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Research Blows Up the Myth of “Nonpartisan” redistricting.

Nov 8, 2019 (Raleigh) Voter Integrity Project has always steered clear of the fight over redistricting because we trust the self-serving political parties to hold each other in check.

That all changed when a significant number of Republican lawmakers joined forces with enough Democrat lawmakers to craft HB 140, a bill that would cave to the Eric Holder-Barak Obama strategy of hijacking the redistricting authority that’s expressly given to the Legislative branch of government in both the NC and US constitutions.

We’ve already linked to George Will’s stern lecture on the subject and to the All on the Line website that explains the Left’s ground-game strategy. We’ve also linked to an expose on the “sue ’till they’re blue” strategy of the Left and to a ProPublica expose that looks back at how the Democrats hijacked California’s so-called “non-partisan” redistricting commission after they fooled the voters into supporting a constitutional amendment on the question.

Don’t Say We Didn’t Warn You

Jay DeLancy and Hans von Spakovsky, from a 2012 True the Vote convention.

We now offer two reports on how the claims of “non-partisan” redistricting do not work, so matter how flowery the speeches may be. The first report, written by Hans von Spakovsky and Michael Watson, is actually the Cliff Note version of the second, a Congressional Research Center study (written by Watson) that proves the fallacy and failings of non-partisan redistricting commissions.

Next, we reached out to Hans von Spakvosky and to the legal team of former DOJ attorney, J. Christian Adams to help us devise an alternative to HB140. We suggest a constitutional amendment that would somehow limit the continuous lawfare the Left has used against North Carolina. If done properly, it could be used elsewhere… but no consensus has been reached.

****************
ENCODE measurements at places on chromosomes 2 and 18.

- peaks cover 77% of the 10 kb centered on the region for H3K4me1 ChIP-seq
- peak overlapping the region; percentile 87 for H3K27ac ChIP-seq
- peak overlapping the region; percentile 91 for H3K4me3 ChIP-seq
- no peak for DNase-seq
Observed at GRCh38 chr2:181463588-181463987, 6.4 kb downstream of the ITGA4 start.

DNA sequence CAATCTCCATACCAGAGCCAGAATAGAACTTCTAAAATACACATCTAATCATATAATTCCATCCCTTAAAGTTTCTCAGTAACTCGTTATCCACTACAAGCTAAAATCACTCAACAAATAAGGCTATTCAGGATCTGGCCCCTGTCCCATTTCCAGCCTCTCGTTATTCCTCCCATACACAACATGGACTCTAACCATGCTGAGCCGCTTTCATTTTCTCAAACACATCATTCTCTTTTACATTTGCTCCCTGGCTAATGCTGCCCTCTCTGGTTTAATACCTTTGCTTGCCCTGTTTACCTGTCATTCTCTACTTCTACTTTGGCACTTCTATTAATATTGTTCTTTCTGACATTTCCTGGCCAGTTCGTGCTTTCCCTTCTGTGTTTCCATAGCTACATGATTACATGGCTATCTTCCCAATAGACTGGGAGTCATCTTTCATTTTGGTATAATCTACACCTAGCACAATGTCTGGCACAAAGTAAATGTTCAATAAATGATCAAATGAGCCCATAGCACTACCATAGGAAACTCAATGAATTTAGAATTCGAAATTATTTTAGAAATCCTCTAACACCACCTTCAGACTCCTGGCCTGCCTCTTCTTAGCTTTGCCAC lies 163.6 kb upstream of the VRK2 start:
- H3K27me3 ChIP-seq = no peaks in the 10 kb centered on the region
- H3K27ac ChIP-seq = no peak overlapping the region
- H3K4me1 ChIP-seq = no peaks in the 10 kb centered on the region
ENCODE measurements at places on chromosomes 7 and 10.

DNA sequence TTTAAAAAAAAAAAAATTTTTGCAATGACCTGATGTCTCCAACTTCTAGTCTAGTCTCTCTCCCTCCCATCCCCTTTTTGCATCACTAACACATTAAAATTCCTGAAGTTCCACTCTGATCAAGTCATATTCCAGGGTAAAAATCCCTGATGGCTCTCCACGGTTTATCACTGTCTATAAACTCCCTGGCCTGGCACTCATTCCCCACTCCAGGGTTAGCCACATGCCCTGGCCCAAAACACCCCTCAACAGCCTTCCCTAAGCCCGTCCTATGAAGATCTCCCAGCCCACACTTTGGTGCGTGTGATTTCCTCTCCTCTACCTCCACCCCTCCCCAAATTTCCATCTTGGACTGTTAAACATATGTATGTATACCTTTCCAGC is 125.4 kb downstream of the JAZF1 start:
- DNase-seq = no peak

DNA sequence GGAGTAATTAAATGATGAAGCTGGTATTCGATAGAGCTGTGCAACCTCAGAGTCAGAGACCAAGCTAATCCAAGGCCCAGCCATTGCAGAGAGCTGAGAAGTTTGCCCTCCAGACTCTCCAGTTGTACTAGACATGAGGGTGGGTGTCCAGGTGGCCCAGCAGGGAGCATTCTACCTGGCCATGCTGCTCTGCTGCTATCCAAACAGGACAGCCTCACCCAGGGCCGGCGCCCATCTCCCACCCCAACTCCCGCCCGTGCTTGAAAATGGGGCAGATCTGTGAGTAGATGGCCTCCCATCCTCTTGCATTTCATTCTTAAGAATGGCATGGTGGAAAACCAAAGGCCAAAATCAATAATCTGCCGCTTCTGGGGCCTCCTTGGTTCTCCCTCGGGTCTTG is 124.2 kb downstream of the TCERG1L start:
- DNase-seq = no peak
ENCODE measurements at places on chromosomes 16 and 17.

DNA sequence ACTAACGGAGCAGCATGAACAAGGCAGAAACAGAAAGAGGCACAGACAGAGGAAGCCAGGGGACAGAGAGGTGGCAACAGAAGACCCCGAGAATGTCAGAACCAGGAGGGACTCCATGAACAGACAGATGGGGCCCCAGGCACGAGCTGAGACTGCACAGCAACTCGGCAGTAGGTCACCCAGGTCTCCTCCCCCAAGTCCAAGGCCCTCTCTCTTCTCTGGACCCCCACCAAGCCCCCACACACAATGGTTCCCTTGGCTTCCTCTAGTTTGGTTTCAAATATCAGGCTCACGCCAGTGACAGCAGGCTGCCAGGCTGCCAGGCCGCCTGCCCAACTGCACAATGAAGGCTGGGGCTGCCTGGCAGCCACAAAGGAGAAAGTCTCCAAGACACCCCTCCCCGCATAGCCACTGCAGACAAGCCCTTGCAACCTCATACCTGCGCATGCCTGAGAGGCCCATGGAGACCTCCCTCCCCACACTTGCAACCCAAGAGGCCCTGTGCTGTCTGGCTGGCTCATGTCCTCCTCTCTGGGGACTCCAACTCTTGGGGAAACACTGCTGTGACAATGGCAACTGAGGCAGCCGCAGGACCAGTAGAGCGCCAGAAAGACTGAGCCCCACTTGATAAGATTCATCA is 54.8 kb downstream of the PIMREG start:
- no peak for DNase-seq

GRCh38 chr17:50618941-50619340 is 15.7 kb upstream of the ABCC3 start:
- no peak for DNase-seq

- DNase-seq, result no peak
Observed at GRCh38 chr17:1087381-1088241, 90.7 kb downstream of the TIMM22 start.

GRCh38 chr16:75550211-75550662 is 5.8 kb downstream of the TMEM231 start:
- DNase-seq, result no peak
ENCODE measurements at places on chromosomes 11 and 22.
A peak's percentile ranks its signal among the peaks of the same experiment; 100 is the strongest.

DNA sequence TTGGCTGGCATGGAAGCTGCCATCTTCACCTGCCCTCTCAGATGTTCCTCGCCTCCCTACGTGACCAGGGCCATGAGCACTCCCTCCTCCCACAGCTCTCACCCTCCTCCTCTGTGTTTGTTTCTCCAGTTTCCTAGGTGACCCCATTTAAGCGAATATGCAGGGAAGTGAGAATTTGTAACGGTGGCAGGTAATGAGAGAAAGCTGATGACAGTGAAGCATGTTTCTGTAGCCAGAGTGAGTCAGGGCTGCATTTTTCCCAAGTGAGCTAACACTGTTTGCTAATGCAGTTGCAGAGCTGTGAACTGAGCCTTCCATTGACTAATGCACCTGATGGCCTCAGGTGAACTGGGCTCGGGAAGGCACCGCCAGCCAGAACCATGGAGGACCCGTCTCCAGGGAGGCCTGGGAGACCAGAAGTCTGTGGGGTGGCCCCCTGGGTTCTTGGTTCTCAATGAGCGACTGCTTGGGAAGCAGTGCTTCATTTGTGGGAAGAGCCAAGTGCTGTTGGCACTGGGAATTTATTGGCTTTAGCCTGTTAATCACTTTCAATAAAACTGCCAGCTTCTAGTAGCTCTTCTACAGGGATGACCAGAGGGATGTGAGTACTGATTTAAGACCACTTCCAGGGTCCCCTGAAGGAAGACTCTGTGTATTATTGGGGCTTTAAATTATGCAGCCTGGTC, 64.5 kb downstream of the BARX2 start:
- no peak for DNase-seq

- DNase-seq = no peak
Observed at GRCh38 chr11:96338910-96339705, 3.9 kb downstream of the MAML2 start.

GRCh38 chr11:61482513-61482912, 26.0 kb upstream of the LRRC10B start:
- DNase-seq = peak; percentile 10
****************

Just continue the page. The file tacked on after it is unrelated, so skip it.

The overall gist is that just as elections have a statutory period in which they are easily contested, once they are certified, the barrier to overturn the outcome is much higher.

Redistricting is even more partisan than is the outcome of any single election, so some sort of statutory (or constitutional) limit should be placed on those using lawfare to change the boundaries.

Suggestions are welcome on how to create an equitable limit in this area of the law.

We could recount the saga of how North Carolina’s GOP-led legislature has been sued pretty much from the day the maps were drawn after their unlikely 2010 victories. But for now, we will pass on such a long rant and let others spin the story.

The bottom line is that elections have consequences and at some point, the courts cannot be used to rewrite the results. Rather than deflect the lawfare attacks away from the Legislature and against a so-called “non-partisan” redistricting commission (as HB 140 does), we suggest they scrap HB 140 and devise a more responsible approach.

~ jd

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